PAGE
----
To be brutally frank, I am at a loss and I tell them so. Unfortunately, the staffs are the only people who hear my concerns and emails get a boiler plate response. It truly saddens me to say I don’t believe a word the President says, as the odds are in my favor. It further saddens me that so-called leaders of our country have looked the other way when simplistic solutions to complex problems are deployed as panaceas. It is hard enough to govern with truth and facts, but nigh impossible when the man in the White House has run off his advisors and wasn’t really listening to them in the first place.

Please join with me and ask our leaders to remember their oaths. Doing the right thing should not be as hard as it has become, but we must go down that path. We have some hard truths that continue to evolve about this President, with six of his relationships pleading guilty or being convicted and one under indictment. As the 37th President found out, when people are going to jail it is no longer a witch hunt. And, it is not ironic the man under indictment also worked for the 37th President.

We are better than this. If we told the US soldiers, that freed the remaining Jews from the death camps at the end of WWII, the leader of the free world in less than 75 years would be Germany, they would not have believed you. It is hard to fathom, but it is true. That is what is at stake. Is this what MAGA means?

And now, a word from George Will

I have noted before the significant number of respected conservative pundits and editorialists who have shared concerns over the President. George Will, a long time conservative, is among those who see the damage being done by the man in the White House. Like other conservative critics, his voice should be one that is heeded by those conservatives who are not totally in lock-step with the President.

In his most recent column called “Trump’s misery is also country’s,” Will is hypercritical of both the policies and behavior of the current President. He is also not too keen on the current Senate leadership for not doing their job to govern, being too interested in acquiescing to the President’s commands.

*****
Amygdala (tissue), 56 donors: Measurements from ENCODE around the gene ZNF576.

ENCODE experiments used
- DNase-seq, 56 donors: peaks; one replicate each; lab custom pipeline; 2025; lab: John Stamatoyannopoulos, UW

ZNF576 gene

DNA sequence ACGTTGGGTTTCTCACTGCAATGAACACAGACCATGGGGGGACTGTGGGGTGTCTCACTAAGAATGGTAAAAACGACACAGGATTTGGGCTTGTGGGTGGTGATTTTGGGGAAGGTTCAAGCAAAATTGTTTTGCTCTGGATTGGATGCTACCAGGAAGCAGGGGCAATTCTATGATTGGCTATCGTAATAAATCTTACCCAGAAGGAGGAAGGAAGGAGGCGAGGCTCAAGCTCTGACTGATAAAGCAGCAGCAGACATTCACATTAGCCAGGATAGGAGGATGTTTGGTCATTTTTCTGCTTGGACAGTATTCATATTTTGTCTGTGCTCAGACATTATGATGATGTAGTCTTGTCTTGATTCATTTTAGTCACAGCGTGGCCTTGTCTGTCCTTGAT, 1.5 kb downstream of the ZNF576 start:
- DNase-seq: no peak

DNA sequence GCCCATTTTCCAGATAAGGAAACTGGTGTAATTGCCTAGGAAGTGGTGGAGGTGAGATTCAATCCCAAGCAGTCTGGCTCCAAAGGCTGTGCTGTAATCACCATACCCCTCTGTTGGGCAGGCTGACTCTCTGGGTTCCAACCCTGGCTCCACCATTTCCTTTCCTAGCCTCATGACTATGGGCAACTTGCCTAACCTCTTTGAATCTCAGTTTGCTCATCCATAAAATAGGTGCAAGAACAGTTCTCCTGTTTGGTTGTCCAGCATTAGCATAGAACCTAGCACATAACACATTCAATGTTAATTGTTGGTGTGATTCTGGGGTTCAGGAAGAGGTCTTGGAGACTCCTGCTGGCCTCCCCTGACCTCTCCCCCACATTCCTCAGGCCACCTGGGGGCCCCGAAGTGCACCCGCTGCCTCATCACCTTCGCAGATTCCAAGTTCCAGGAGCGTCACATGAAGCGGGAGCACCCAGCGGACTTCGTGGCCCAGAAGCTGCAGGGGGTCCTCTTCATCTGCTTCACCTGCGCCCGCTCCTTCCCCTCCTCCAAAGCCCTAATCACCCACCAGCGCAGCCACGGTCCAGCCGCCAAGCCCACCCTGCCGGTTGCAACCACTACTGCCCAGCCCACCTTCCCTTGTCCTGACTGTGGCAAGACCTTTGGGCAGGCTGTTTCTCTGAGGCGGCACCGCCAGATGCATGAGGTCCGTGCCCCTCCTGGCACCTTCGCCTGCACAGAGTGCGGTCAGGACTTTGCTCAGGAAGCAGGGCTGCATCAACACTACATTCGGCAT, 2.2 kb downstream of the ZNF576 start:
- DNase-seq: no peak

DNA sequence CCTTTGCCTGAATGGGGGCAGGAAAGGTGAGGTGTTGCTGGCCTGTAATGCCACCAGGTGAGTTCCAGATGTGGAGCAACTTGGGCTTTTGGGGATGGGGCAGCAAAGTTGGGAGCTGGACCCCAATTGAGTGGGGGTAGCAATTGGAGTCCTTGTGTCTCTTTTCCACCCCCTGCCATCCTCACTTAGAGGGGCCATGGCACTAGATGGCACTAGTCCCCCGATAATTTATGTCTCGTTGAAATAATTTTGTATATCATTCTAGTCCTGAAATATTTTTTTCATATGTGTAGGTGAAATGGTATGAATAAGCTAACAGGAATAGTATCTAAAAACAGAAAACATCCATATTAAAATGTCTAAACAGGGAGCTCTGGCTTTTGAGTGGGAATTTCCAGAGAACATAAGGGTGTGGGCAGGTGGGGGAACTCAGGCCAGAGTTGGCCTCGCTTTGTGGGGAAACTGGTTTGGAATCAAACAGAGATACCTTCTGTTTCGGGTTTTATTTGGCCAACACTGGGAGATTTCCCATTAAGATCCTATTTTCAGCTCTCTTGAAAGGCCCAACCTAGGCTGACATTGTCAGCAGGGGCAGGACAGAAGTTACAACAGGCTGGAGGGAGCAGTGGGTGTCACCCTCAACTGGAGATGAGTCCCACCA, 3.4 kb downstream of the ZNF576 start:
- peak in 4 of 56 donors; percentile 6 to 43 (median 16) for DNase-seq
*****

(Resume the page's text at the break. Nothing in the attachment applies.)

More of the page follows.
As for policy, he cited several examples, but two jump out. He is critical of the Trump and the GOP leadership as he notes, “Except that after two years of unified government under the party that formerly claimed to care about fiscal facts and rectitude, the nation faces a $1 trillion deficit during brisk growth and full employment.”

Will also notes concern over the US getting out of a trade deal designed to compete with China. He said, “The President’s most consequential exercise of power has been the abandonment of the Trans-Pacific Partnership, opening the way for China to fill the void of US involvement.” It should be noted the agreement went forward without the US and has become effective for six countries at the beginning of this year, with five others coming online later this year.

But, Will leaves his harshest criticism for the President’s behavior which has been destabilizing. He writes “Still the ubiquity of his (Trump’s) outpourings in the media’s outpourings gives American life its current claustrophobic feel.”  Will goes on to note that “He (Trump) is an inexpressibly sad specimen…He seems to have as many friends as his self-centeredness allows, and as he has earned in an entirely transactional life.”

As a result of Trump, Will notes the “GOP needs an entirely new vocabulary. Pending that, the party is resorting to crybaby conservatism: We are being victimized by ‘elites, markets, Wall Street, foreigners, etc.'”  This is what unfolds when fear is used as the key selling point. Principles are thrown aside, as exaggerations, over-simplifications, misinformation and lies paint others as bogeymen and the reason for any problems you might have.

As noted earlier, Will does not stand alone among conservative writers. My friends in the GOP and who have more conservative leanings need to pay more attention to people like him, Erik Erickson, Steve Schmidt, David Brooks, Michael Gerson, Ross Douthat and others, and less to those who the President seems to hold in high cotton. These are not Democrats who are raising concerns. These are people whose opinion used to matter more to Republicans and conservatives. They still should.